Saturday, March 16, 2019

Showing the process

I thought I would take a few pics of the process I have used to make the diagonal string blocks I have been showing.  Keep in mind that there are other ways to achieve the blocks...this is just the process I chose this time.


I start out with a foundation paper the size I want my blocks to be.  Next I chose a strip or string of fabric that will at the least cover the paper from corner to corner, put it on right side up.  I always tend to start somewhere near the center but you don't have to.  Wherever you start, make sure that your strip of fabric covers the paper, even when opened out.


Take the next strip and place it against the first strip right sides together.  The thing about starting with the fabric covering center...from then on as long as your fabric is long enough at the line of stitching, it will be long enough when the fabric is opened up for the next line of stitching.



I almost always use an iron and press the fabric open...

Just continue adding additional strips of fabric...

The purpose is to use whatever strip of fabric you come to...no picky matching....just a way to use little strips of leftover fabric that you couldn't use for much else.


Keep adding strips till the foundation paper is covered.  One thing I do that not everyone is does is that last little corner piece that is added....I try to make sure to cut it till the bias is in the seam and the corner edges are with the grain.  I don't know why I bother...all the rest of the edges will be bias.


I always turn over and use a ruler and rotary cutter to trim the blocks to size.


Before rotary cutters and rulers, one used scissors and trimmed to the size of the foundation paper.


Isn't it magic how it looks so neat with just four cuts.


And one last photo of the paper starting to be torn off.   I have used phone book pages, but with them you have to worry about the newsprint transferring  to your fabric.  Supposedly, after so many years it is cured and won't transfer.  Well, on these blocks I used some that was as old as 'that magic number' and while it did not transfer to the fabric, it did rub off on my machine bed.  I switched to the paper above for the most part.  It is blank newsprint paper...I bought it from Amazon.  I have used printer paper, but it is hard to tear off, even with the shorter stitch length I use in making these blocks.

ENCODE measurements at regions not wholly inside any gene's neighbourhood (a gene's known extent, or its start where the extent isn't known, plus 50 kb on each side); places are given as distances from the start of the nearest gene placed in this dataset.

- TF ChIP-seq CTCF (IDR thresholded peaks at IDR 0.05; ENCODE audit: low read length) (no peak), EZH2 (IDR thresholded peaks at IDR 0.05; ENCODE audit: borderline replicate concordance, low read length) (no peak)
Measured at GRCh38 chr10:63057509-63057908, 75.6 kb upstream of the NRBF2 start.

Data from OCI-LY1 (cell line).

I hope this was good enough to explain the process to those interested.



15 comments:

Ruth Hiebert said...

To me this looks like a lot of work, but the end result is very pretty.

Granny Marigold said...

And you repeat this process to make all the necessary squares to make a big quilt!! Wow!

Far Side of Fifty said...

Thanks for the tutorial! It looks pretty easy! I don't need a new hobby:)

Ginny Hartzler said...

Oh my gosh!!!! You are amazing.

Sandra said...

Amen to Ginny's comment... this is amazing to me, and I can't believe how neat and cool it looks after you cut it.. I very much enjoyed seeing how you do these..

Anni said...

Thank you...thank you. This explains to me the foundation paper use. When you mentioned it in a previous blog, I had no idea...now, I know. And your step by step here looks so expertise!! I appreciate this so much. Oh, and I am totally envious of your know-how.

Anni said...

Ps...thanks for leaving me a comment inviting me to see first hand.

Karen said...

That is amazing. You are so talented. Happy St. Patreick's Day to you and your family.

Henny Penny said...

I am so glad to see this! Thank you. I've been wishing you would show exactly how you make the blocks. I might be able to do one. If so, I will let you know. Thank you Rose.

Judy@newenglandgardenandthread said...

It's always good to have a visual. :-) I have used this method on placements that I quilted as I went along. Works pretty well, and you can move right along once you have the hang of it. :-)

DeniseinVA said...

Not being a quilter I found this all very interesting. It shows how much work goes into making a quilt, time consuming with a labor of love and now I can look at a quilt and really appreciate them more than I did, which was a lot :) Thank you for explaining this in such detail Rose.

Leigh said...

It was very well explained! Lovely tutorial.

Small City Scenes said...

Good for you----much to tedious for me. Also I am all thumbs. You do have a good eye
MB

Small City Scenes said...

Your quilts are beautiful
MB

Jeannie said...

Good pictures and easy to understand instructions. Makes me want to get up from the computer and go sew...except it's late at night -can't see after dark anymore. Getting old really isn't fun.
Just whining.
Jeannie@GetMetoTheCountry